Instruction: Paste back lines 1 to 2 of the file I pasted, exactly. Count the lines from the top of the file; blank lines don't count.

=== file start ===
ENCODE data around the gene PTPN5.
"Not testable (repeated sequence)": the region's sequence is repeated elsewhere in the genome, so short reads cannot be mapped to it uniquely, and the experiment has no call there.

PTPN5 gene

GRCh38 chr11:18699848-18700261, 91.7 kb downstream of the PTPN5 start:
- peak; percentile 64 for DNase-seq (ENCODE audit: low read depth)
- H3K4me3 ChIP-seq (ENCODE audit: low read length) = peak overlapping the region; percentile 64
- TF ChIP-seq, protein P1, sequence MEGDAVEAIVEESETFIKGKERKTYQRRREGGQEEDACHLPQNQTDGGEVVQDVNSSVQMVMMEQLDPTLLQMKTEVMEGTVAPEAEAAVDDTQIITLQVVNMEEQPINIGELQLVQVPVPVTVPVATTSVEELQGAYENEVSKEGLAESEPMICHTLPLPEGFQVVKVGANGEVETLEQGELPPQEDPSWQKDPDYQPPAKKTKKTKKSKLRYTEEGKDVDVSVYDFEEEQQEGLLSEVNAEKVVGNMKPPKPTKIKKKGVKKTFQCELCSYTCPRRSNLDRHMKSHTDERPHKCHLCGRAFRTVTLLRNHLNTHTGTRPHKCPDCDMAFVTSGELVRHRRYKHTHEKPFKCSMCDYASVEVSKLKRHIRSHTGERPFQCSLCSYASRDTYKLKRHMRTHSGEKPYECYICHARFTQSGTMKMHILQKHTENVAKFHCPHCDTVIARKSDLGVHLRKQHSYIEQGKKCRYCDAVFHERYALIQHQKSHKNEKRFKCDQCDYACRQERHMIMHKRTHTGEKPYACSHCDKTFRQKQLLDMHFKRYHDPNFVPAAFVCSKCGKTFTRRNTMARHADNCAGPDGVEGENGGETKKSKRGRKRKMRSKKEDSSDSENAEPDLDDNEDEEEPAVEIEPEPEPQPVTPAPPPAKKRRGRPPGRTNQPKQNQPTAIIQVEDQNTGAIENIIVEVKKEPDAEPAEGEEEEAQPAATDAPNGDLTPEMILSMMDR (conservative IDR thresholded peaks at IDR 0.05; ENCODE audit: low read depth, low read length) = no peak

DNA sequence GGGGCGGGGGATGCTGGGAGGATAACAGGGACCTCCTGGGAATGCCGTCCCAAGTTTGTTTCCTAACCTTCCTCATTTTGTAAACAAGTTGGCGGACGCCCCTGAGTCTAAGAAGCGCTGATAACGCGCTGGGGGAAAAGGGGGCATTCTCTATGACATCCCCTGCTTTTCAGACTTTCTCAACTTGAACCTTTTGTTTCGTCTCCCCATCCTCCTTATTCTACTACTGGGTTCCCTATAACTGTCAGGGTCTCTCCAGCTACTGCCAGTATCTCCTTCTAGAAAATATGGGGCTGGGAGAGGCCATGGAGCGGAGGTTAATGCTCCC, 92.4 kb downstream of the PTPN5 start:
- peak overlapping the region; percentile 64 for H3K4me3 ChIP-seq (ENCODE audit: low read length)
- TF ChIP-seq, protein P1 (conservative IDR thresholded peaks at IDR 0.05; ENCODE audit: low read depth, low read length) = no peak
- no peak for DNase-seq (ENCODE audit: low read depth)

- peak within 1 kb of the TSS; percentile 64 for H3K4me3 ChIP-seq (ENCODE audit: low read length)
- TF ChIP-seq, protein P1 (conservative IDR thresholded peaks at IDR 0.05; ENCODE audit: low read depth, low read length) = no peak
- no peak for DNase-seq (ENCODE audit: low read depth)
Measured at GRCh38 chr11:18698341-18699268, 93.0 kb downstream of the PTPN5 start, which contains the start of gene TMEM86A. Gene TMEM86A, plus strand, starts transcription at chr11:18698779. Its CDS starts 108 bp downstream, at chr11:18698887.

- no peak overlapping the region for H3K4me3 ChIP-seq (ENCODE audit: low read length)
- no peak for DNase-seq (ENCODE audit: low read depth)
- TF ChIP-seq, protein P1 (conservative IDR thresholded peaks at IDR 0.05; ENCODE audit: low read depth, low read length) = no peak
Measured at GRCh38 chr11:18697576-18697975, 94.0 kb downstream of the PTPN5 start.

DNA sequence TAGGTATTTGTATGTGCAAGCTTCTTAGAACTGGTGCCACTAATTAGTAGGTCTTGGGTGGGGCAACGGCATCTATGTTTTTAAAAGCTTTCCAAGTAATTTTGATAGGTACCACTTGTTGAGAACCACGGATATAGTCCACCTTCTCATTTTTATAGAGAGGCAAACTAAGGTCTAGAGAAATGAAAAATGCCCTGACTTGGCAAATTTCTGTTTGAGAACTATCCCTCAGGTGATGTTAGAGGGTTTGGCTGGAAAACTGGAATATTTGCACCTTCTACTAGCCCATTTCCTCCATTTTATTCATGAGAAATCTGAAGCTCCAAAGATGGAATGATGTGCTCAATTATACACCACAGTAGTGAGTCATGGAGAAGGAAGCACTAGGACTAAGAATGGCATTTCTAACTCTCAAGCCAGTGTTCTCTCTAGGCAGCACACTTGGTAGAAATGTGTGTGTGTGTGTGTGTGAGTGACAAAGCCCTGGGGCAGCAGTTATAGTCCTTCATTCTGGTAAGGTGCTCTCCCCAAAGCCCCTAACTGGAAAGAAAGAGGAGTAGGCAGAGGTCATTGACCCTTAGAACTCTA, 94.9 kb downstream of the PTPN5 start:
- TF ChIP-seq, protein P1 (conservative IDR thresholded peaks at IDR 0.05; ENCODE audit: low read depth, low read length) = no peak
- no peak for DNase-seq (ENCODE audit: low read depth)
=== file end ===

ENCODE data around the gene PTPN5.
"Not testable (repeated sequence)": the region's sequence is repeated elsewhere in the genome, so short reads cannot be mapped to it uniquely, and the experiment has no call there.